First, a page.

"Italy needs radical reforms. Radical reforms for those who are outside protected interest groups, and for young people who cannot find work because others are over-protected," the economist said at the launch of his campaign for the February 24-25 vote.
In an interview with the premier on Sunday, daily Corriere della Sera said Monti planned to try to modify a labor reform that was watered down during a lengthy passage through parliament last year. [ID:nL5E8NR7VC] Monti said only that nothing had been decided.
In his speech Monti said he would push for a "drastic reduction" of the number of parliamentarians and a rearrangement of the Italian state to make it "less onerous". Such reforms have long had broad cross-party support, but have stalled in parliament.
The head of a technocrat government appointed in November 2011 to rescue Italy from a Greek-style meltdown with austerity and reforms, Monti said he would stick to cutting the country's debt burden but that Italians could look forward to a gradual reduction in taxes.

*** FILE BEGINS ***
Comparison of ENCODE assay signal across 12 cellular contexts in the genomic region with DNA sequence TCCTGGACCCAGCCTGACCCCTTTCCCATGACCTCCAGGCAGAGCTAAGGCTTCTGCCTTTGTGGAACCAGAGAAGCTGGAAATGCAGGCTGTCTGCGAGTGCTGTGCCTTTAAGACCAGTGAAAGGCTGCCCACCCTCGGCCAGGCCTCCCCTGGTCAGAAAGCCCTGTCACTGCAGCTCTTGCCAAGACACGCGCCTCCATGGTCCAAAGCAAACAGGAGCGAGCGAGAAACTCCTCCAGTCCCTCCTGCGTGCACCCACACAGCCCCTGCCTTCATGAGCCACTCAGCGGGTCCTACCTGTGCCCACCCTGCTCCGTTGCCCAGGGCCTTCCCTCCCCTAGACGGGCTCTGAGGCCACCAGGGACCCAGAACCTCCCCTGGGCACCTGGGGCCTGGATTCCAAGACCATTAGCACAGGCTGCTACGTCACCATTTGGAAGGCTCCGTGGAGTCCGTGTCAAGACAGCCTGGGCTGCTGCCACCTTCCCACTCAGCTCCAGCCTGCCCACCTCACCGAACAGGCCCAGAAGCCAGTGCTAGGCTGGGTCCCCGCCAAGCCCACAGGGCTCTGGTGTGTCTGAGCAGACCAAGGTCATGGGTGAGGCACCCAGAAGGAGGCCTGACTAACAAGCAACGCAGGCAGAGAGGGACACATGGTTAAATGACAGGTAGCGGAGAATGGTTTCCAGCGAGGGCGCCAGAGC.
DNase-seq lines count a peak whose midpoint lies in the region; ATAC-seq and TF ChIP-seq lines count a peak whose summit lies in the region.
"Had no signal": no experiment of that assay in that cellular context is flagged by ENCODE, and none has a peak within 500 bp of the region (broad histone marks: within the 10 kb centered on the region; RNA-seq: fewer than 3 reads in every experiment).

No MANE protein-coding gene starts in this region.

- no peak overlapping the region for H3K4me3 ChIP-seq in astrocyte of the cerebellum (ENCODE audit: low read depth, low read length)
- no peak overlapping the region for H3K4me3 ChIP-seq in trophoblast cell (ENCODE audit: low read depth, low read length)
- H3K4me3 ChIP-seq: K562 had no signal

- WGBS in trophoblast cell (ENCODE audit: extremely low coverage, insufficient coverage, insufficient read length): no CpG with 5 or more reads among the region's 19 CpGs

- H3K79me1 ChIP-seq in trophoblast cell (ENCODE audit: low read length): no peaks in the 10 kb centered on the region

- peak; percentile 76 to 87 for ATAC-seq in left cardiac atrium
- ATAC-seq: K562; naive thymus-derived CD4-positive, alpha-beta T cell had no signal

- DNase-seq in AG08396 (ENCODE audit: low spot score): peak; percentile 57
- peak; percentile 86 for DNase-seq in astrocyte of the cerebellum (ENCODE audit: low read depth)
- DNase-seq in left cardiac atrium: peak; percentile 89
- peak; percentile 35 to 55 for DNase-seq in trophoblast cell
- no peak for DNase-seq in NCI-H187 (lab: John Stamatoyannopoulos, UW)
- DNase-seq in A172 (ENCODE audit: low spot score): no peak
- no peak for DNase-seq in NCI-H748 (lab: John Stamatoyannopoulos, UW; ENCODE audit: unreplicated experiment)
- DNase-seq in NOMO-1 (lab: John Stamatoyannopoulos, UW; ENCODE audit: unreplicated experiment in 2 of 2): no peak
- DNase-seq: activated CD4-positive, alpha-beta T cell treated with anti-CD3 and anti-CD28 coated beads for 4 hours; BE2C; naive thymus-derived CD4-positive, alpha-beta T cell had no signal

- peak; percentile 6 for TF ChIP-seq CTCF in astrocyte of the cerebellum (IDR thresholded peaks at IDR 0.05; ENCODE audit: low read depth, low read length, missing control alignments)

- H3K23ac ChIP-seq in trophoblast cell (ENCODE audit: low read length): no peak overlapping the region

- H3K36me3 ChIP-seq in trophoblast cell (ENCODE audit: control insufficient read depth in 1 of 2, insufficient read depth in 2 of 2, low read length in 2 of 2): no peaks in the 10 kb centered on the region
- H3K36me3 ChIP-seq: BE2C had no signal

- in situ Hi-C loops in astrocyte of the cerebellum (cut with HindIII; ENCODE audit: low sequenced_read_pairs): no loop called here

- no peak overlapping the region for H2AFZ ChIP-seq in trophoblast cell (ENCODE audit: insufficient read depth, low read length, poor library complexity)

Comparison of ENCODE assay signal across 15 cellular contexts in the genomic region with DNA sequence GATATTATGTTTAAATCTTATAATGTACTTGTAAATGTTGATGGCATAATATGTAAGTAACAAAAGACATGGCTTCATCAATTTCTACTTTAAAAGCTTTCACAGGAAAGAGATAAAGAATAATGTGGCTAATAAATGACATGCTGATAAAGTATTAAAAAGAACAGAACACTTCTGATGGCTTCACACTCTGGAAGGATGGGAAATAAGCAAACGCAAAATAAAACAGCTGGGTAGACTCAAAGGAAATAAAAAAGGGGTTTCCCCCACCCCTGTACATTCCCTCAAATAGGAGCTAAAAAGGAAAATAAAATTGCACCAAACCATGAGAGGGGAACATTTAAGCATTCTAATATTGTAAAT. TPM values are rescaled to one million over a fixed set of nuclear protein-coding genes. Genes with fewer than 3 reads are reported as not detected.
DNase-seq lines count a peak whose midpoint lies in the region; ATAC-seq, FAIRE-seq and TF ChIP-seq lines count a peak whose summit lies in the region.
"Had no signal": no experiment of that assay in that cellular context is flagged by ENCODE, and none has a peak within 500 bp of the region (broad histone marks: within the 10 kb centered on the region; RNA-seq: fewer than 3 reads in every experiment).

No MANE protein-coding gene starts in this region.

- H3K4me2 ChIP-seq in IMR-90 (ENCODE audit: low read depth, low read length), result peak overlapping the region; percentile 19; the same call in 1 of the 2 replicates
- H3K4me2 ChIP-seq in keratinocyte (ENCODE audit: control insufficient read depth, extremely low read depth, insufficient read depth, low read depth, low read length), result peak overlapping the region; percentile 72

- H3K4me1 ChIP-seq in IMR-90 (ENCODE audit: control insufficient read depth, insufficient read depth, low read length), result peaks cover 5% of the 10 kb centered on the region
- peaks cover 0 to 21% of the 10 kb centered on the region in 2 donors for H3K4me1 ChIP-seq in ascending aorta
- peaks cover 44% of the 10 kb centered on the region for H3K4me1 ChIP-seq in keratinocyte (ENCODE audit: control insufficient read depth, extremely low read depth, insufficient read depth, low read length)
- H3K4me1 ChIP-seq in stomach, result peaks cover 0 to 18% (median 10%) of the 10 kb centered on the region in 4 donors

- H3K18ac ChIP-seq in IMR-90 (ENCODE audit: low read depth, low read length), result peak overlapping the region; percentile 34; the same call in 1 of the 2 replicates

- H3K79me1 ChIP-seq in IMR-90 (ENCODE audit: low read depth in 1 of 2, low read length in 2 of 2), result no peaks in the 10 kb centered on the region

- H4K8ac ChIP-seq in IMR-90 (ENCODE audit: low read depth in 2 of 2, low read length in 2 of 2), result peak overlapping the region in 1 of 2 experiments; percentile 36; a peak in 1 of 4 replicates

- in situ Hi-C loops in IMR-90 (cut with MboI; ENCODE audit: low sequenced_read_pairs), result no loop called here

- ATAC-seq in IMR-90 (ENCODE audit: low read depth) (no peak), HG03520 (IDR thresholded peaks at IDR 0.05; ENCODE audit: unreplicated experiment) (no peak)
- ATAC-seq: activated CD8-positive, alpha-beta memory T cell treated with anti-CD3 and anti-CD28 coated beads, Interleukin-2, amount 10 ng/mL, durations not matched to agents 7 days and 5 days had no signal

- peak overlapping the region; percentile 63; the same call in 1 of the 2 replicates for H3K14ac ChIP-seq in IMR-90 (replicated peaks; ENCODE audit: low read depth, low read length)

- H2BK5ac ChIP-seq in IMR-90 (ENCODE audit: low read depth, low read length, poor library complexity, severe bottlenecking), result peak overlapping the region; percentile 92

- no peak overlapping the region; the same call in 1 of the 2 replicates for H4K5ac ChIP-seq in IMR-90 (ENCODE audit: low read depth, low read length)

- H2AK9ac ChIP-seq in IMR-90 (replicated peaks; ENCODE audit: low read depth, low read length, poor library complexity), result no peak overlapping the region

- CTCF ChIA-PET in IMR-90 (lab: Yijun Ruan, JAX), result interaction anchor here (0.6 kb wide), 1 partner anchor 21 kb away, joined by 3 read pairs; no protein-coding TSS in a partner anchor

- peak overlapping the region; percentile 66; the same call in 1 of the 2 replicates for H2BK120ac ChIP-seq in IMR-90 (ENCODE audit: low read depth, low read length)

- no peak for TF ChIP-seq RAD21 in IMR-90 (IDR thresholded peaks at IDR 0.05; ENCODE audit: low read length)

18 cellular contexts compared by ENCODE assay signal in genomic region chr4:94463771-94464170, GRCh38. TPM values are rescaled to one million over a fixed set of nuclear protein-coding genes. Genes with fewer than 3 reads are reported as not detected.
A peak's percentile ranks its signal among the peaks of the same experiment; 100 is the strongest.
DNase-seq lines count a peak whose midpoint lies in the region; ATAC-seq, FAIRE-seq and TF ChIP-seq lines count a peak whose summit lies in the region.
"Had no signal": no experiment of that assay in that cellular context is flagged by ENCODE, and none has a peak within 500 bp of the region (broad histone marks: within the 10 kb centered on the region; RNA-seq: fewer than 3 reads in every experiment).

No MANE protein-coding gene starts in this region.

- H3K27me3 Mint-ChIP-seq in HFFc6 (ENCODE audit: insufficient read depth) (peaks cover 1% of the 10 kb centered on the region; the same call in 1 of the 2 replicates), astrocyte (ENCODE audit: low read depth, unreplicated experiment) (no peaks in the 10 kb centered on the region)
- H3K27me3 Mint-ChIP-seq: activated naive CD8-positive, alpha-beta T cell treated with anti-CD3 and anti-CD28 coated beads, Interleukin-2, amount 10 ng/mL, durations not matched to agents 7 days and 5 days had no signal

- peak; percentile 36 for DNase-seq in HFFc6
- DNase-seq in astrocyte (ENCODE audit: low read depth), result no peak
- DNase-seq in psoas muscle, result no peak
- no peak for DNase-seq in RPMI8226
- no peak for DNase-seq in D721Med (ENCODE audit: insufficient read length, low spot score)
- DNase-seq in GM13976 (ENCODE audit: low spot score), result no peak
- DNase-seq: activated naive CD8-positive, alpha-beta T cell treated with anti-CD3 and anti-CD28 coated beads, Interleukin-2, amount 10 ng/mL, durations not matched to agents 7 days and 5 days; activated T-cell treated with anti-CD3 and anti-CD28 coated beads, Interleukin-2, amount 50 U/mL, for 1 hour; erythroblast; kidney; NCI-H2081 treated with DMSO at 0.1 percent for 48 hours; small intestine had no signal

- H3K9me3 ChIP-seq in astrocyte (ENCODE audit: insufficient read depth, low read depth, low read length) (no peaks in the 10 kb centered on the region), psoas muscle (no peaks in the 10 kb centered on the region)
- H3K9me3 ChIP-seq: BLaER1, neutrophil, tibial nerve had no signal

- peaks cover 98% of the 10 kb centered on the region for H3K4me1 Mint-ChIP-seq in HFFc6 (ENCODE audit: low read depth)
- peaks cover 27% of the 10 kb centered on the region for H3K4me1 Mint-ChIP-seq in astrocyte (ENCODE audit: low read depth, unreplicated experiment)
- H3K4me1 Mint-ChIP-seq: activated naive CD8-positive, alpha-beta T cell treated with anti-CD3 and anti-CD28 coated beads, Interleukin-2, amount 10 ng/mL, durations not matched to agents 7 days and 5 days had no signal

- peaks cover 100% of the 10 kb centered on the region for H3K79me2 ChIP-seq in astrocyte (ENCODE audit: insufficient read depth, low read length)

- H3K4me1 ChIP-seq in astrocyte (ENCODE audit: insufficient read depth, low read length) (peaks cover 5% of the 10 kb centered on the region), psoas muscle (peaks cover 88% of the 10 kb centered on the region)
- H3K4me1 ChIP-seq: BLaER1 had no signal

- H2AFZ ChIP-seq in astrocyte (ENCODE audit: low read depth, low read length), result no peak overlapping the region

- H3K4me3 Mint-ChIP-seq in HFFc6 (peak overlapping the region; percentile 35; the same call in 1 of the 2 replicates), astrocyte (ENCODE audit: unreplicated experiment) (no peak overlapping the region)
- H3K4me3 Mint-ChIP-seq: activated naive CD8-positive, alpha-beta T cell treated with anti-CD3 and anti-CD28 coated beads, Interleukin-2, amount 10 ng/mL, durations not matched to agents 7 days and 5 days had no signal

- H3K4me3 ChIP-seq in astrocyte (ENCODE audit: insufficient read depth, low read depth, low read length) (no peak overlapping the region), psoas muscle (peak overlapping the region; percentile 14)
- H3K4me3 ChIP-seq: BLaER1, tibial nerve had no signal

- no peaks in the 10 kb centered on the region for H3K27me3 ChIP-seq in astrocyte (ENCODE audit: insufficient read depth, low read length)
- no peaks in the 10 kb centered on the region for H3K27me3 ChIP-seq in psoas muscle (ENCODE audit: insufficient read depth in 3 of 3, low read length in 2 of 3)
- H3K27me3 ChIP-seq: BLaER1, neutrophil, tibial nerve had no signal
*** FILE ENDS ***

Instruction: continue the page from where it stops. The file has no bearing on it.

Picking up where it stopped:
The promise came after a week in which support for the center-right party of rival Silvio Berlusconi rose two points to 17.7 percent according to a Friday poll by SWG. Berlusconi repeatedly promised to abolish a much-hated property tax introduced by Monti to mend Italian public finances.
The event in the northern steel-making town of Dalmine sought to present the sober economics professor as the man who could re-establish Italy as a competitive manufacturing country after years of economic stagnation.
Yet with just 13.7 percent of the vote according to the SWG poll, Monti's centrist movement will likely need to join a coalition in order to be part of the next government.
A possible partner is the center-left coalition led by Democratic leader Pier Luigi Bersani, which has 33 percent support.
However, a deep recession, high unemployment and disgust at a political class marred by years of scandals is also driving support for the anti-establishment 5 Star movement of comedian Beppe Grillo, which is now Italy's third largest party but has yet to be tested in parliament.
Founded in 2009, the citizens' movement proved itself a force to be reckoned with when it emerged as the single largest party in regional elections in Sicily in October, seen as a possible precursor to the February vote.
(Reporting by Naomi O'Leary; Editing by Myra MacDonald)